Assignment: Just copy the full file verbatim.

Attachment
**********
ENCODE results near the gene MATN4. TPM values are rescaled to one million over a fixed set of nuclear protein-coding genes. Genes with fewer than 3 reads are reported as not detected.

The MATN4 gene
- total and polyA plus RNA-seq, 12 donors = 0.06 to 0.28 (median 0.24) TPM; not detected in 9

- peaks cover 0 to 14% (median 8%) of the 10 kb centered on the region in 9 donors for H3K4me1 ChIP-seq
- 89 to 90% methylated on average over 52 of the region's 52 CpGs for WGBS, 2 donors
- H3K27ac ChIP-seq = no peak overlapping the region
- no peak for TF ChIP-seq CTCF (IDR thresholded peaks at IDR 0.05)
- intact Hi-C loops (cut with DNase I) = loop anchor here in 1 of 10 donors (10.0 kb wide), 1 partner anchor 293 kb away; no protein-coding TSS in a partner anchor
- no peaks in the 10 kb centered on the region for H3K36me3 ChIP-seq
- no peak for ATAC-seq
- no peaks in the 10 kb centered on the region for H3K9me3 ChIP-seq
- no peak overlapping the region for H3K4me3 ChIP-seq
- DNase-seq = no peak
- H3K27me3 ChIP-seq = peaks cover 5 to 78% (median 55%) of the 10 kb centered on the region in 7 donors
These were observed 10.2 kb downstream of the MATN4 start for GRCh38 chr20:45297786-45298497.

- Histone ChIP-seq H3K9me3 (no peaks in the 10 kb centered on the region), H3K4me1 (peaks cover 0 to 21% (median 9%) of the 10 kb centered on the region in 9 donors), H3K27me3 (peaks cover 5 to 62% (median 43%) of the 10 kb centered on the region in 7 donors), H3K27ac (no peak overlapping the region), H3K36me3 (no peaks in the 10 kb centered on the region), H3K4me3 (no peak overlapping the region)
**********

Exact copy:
ENCODE results near the gene MATN4. TPM values are rescaled to one million over a fixed set of nuclear protein-coding genes. Genes with fewer than 3 reads are reported as not detected.

The MATN4 gene
- total and polyA plus RNA-seq, 12 donors = 0.06 to 0.28 (median 0.24) TPM; not detected in 9

- peaks cover 0 to 14% (median 8%) of the 10 kb centered on the region in 9 donors for H3K4me1 ChIP-seq
- 89 to 90% methylated on average over 52 of the region's 52 CpGs for WGBS, 2 donors
- H3K27ac ChIP-seq = no peak overlapping the region
- no peak for TF ChIP-seq CTCF (IDR thresholded peaks at IDR 0.05)
- intact Hi-C loops (cut with DNase I) = loop anchor here in 1 of 10 donors (10.0 kb wide), 1 partner anchor 293 kb away; no protein-coding TSS in a partner anchor
- no peaks in the 10 kb centered on the region for H3K36me3 ChIP-seq
- no peak for ATAC-seq
- no peaks in the 10 kb centered on the region for H3K9me3 ChIP-seq
- no peak overlapping the region for H3K4me3 ChIP-seq
- DNase-seq = no peak
- H3K27me3 ChIP-seq = peaks cover 5 to 78% (median 55%) of the 10 kb centered on the region in 7 donors
These were observed 10.2 kb downstream of the MATN4 start for GRCh38 chr20:45297786-45298497.

- Histone ChIP-seq H3K9me3 (no peaks in the 10 kb centered on the region), H3K4me1 (peaks cover 0 to 21% (median 9%) of the 10 kb centered on the region in 9 donors), H3K27me3 (peaks cover 5 to 62% (median 43%) of the 10 kb centered on the region in 7 donors), H3K27ac (no peak overlapping the region), H3K36me3 (no peaks in the 10 kb centered on the region), H3K4me3 (no peak overlapping the region)